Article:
373. Memorandum From the Special Assistant for Communist Economic Affairs (Terrill) to the Under Secretary of State (Dillon)0


  • Assessment of Bloc Tactics and Intentions in Yemen—Strategic Implications

Current Sino-Soviet activities in certain underdeveloped countries of maximum opportunity (Yemen, Afghanistan, Guinea, Cuba) seem immediately directed toward precluding or eliminating any counterbalancing Western presence and establishing a position of outright dominance. The strategic (as opposed to political or psychological) [Page 817] implications of such efforts are substantial. The situation in Yemen is particularly precarious at the present moment and requires a timely U.S. decision.

Strategic Implications of a Dominant Bloc Position in Yemen:

A client regime in Yemen would be useful to the Bloc for mounting strong political and subversive pressures against both Aden and Saudi Arabia. In the event of war the Bloc could use Yemen as a forward base to neutralize Aden and command the Red Sea area.

The Soviets already dominate civil aviation in Yemen and have constructed oversize bunkering facilities at Hodeida port, suggesting that they are already preparing to exploit the strategic assets that they hope to obtain through pre-emptive control of the GOY.

Bloc Tactics in Yemen:

Since our bilateral aid agreement with Yemen was signed last November, the Bloc has sharply accelerated its activities. The 800-odd ChiComs engaged on the Hodeida-Sana’a road project have started working around the clock.

British and Italian sources report that the number of Soviet “technicians” in Yemen, principally at Hodeida, has recently risen from some 150–200 to some 400–600, with a commensurate increase in the tempo of activity at the Hodeida port project.

In a frank evaluation of the current situation in Yemen (Tab A),1 the Imam’s pro-Western younger brother, Prince Abdul Rahman, has told our Charge of Bloc pressures on the GOY to accept unlimited aid offers, including takeover of the entire U.S. program.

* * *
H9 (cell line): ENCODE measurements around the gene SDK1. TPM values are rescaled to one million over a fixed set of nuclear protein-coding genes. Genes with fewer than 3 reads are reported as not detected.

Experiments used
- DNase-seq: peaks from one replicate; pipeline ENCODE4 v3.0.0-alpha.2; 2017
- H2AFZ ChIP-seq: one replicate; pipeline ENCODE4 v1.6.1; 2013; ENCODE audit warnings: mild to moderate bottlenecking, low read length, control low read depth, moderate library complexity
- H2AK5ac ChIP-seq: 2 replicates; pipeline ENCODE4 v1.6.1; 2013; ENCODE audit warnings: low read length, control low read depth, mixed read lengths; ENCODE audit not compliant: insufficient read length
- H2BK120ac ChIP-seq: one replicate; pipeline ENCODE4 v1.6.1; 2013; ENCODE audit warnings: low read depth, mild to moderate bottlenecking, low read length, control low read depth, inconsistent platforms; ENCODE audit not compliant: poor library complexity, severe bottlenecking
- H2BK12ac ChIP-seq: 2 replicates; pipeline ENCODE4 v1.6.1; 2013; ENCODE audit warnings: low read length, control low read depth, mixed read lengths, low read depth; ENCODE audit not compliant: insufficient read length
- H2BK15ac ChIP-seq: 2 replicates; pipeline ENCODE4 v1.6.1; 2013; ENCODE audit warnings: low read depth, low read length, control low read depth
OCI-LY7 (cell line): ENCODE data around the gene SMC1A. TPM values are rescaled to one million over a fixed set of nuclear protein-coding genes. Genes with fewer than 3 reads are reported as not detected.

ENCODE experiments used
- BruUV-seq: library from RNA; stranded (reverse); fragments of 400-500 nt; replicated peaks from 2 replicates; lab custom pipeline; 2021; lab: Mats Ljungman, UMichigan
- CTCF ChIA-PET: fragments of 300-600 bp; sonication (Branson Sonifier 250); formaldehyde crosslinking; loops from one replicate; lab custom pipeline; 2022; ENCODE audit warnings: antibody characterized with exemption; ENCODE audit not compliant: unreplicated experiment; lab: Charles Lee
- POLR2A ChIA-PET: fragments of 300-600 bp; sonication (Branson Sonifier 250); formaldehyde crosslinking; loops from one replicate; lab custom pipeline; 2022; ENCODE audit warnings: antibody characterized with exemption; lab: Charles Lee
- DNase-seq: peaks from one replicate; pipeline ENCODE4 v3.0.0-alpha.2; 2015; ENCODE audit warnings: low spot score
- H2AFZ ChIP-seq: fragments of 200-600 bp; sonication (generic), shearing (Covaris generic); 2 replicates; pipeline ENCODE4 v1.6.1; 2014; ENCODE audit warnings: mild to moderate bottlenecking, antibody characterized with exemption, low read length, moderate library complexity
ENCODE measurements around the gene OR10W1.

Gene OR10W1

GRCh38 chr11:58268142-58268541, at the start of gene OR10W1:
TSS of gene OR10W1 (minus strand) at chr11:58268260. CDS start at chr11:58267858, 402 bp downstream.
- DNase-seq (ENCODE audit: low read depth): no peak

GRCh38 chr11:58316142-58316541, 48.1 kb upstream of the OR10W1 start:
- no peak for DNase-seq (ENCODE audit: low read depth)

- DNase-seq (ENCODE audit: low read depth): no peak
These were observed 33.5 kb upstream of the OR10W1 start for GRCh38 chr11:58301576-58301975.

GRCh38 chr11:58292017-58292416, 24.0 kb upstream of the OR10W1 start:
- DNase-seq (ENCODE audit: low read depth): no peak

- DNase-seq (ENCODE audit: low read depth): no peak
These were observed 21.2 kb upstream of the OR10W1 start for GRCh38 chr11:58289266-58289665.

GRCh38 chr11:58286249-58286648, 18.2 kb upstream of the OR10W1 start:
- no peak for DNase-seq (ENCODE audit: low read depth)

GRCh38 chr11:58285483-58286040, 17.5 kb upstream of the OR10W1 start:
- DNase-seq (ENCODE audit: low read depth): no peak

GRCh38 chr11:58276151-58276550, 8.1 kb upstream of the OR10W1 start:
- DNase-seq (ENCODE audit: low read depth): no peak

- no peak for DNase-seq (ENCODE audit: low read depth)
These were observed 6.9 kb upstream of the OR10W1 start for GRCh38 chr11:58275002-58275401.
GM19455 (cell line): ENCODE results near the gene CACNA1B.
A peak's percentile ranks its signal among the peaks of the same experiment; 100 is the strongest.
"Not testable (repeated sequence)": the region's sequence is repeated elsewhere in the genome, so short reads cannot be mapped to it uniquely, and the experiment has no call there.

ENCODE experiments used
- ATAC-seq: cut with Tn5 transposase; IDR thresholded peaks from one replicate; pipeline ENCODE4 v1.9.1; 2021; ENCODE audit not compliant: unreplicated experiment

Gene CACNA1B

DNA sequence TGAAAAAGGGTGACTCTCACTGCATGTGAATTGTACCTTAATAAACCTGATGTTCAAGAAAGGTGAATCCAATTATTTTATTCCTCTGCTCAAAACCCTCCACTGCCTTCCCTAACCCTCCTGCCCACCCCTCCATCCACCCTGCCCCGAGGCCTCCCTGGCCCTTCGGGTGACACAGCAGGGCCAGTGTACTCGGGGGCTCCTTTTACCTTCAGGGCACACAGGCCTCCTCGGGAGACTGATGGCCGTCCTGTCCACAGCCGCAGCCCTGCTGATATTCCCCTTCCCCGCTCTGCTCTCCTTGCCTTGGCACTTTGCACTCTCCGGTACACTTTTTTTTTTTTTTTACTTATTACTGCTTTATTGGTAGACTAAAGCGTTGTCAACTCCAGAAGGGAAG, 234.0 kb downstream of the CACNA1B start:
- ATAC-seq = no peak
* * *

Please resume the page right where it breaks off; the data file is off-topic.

Most recently our Chargé has reported (Tab B),2 that the Chinese Communists have offered to build the Mocha-Ta’iz-Sana’a road. The Ta’iz-Sana’a road is the backbone of the planned U.S. aid program and the Imam has now insisted that the U.S. agree to build the Mocha-Ta’iz stretch as well. The ChiCom offer is, therefore, an obvious attempt to shut us out.


The Bloc evidently attaches strategic importance to Yemen and is attempting by all means to preclude the inauguration of U.S. aid activities.
It appears we must meet the Imam’s demand for the Mocha-Ta’iz road if we are to succeed in establishing a presence in Yemen. I [Page 818] understand ICA is preparing, for your consideration, a proposal to add this project to our Ta’iz-Sana’a road project at a modest incremental cost.
U/CEA believes this additional undertaking is warranted since it seems necessary to the establishment of a U.S. presence to meet the immediate situation as well as to provide a basis for influencing the orientation of the government which will succeed the decrepit Imam.
  1. Source: Department of State, NEA/NE Files: Lot 63 D 81, Yemen, U.S. Economic Aid, 1960. Secret. Drafted by Coon. A note on the source text indicates that Dillon saw this memorandum.
  2. Telegram 3 from Taiz, July 3. (Ibid., Central Files, 786H.5–MSP/7–260)
  3. Telegram 5 from Taiz, July 4. (Ibid., 886H.2612/7–460)